Saturday, March 31, 2007
Aw shucks...or: Hunting oysters in the city!
A call a few minutes ago from my sister, who I reckon is preparing paella for dinner as I type this...and yes, I will be joyously and gratefully partaking...that led to a discussion of where to get fresh oysters here in Portland put to mind a suggestion for all you PDX oyster aficionados who may be wondering where to get the freshest, briniest mouthwatering mollusks. I always go to one of two places. First, I always check Newman's Fish Company (503.227.2700) in Citymarket at 735 NW 21st Avenue. In the last year they have installed circulating water tanks so you know they care about the quality. They also usually have at least 4-6 different varieties available, plus clams and mussels if ya need 'em. Last weekend we picked up some tiny, creamylicious Kumamotos and twelve superb Fanny Bays. My second choice is the venerable Dan and Louis Oyster Bar, which has been around Portland seemingly forever. While their food also tends to taste like it has been around forever, it is a great source for fresh oysters, either to go or washed down with a drink in their cozy bar. Both Newman's and D&L are about the same price, usually $12-$15 a dozen give or take. A fresh oyster always reminds me of tasting the sea, and not in a spitting out mouthfuls of saltwater way, but in a "oh my god, I think I am tasting the freshest thing I possibly can" way.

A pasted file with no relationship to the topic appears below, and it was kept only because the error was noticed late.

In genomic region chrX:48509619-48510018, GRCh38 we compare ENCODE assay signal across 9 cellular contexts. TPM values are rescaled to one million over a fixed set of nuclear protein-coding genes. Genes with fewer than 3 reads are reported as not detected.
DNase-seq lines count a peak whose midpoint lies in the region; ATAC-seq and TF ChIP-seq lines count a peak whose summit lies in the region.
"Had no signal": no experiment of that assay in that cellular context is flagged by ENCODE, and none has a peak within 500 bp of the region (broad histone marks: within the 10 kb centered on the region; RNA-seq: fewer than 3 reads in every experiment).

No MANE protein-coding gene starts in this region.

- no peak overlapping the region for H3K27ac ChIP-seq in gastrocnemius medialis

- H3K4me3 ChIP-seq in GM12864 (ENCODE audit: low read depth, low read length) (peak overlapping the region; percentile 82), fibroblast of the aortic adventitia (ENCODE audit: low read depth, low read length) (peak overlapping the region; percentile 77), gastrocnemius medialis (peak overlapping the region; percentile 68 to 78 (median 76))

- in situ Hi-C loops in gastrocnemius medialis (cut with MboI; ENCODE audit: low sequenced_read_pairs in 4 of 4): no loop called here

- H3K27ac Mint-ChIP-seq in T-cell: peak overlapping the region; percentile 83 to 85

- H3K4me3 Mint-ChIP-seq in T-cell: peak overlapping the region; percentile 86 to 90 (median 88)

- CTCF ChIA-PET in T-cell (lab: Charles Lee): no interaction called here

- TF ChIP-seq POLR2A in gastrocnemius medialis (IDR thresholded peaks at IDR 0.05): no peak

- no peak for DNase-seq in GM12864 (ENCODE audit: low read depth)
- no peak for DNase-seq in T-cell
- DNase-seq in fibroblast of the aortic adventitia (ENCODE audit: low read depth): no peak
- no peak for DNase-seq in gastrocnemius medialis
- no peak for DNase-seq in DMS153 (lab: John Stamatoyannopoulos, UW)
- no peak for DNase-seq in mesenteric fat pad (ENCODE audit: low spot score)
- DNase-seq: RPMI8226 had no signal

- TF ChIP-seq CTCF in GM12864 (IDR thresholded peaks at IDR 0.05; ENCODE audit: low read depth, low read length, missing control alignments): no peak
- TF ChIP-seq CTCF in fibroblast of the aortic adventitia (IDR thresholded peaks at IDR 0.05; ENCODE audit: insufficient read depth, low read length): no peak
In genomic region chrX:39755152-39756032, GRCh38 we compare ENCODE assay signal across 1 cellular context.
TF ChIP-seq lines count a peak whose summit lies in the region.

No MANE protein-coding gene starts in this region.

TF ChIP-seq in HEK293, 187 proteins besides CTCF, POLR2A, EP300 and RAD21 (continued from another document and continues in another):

So now that you know where, the only question is how. The guys at Newman's will be happy to tell you. It is so much easier than you'd think, and I promise if you're even marginally nimble with your digits, you won't stab yourself with proper precaution. My tool of choice is the OXO Good Grips Shucker. Not too scarily pointy, and works better than any other opener I've tried.
Lastly, but certainly not leastly (?) is what to drink. Many people consider Champagne a great match, and while I've done this numerous times, I have to say it isn't my favorite pairing. The oceany oyster tends to bring out steely flavor in the Champagne that i can live without. Give me a dry, racy Loire Valley sauvignon blanc, say a bottle of spectacular Sancerre, or the all-time French bistro classic, a super chilled bottle of minerally Muscadet, which are usually very reasonably priced and really are about the best thing you could drink with the o's. Lately I have also been pleasing my palate by pairing a dry, slightly peppery Gruner-Veltliner from Austria. w and I enjoyed this particularly pleasing combo with a couple of dozen delights we were wolfing down a few months ago on a trip to the magical Hog Island Oyster Company in the Ferry Building in San Francisco.
Shuck away guys...you'll be well rewarded!